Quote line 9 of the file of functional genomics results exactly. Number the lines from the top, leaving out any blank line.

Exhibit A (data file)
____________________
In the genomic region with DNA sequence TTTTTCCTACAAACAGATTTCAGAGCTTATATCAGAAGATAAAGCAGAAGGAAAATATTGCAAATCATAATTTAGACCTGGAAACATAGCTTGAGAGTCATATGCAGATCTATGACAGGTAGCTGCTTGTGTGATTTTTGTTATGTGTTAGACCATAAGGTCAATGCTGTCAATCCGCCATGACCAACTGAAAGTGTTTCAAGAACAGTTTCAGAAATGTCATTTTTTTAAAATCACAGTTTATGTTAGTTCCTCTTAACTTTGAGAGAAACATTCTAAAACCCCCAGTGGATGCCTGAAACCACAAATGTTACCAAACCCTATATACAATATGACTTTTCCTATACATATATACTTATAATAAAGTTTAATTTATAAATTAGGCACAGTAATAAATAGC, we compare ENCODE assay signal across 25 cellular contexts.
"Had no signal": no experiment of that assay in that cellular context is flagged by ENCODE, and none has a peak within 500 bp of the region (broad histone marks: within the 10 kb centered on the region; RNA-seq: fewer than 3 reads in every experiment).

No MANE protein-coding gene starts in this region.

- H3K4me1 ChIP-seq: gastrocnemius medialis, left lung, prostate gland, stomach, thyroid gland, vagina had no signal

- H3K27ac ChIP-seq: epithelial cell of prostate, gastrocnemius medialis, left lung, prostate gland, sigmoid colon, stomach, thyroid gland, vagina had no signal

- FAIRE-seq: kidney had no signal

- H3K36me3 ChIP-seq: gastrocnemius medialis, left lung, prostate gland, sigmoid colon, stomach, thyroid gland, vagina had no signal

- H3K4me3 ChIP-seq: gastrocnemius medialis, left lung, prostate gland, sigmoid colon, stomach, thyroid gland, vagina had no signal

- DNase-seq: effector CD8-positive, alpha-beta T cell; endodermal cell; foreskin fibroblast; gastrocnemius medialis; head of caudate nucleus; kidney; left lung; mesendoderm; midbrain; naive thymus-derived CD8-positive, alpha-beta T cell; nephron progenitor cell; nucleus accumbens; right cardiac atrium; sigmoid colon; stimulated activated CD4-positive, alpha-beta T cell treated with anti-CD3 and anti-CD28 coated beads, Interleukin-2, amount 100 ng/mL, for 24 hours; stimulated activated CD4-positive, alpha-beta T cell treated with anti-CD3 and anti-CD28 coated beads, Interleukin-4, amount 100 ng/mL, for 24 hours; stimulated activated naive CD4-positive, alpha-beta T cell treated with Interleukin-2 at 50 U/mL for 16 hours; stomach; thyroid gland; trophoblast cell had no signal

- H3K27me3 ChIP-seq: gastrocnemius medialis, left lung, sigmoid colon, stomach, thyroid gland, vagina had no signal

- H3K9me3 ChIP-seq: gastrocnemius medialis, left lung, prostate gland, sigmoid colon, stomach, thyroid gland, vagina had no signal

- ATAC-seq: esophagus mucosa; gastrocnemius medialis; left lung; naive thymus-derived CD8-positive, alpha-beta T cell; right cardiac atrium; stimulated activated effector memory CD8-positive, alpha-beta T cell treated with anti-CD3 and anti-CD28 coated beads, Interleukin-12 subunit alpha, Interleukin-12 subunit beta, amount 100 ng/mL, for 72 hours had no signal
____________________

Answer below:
- DNase-seq: effector CD8-positive, alpha-beta T cell; endodermal cell; foreskin fibroblast; gastrocnemius medialis; head of caudate nucleus; kidney; left lung; mesendoderm; midbrain; naive thymus-derived CD8-positive, alpha-beta T cell; nephron progenitor cell; nucleus accumbens; right cardiac atrium; sigmoid colon; stimulated activated CD4-positive, alpha-beta T cell treated with anti-CD3 and anti-CD28 coated beads, Interleukin-2, amount 100 ng/mL, for 24 hours; stimulated activated CD4-positive, alpha-beta T cell treated with anti-CD3 and anti-CD28 coated beads, Interleukin-4, amount 100 ng/mL, for 24 hours; stimulated activated naive CD4-positive, alpha-beta T cell treated with Interleukin-2 at 50 U/mL for 16 hours; stomach; thyroid gland; trophoblast cell had no signal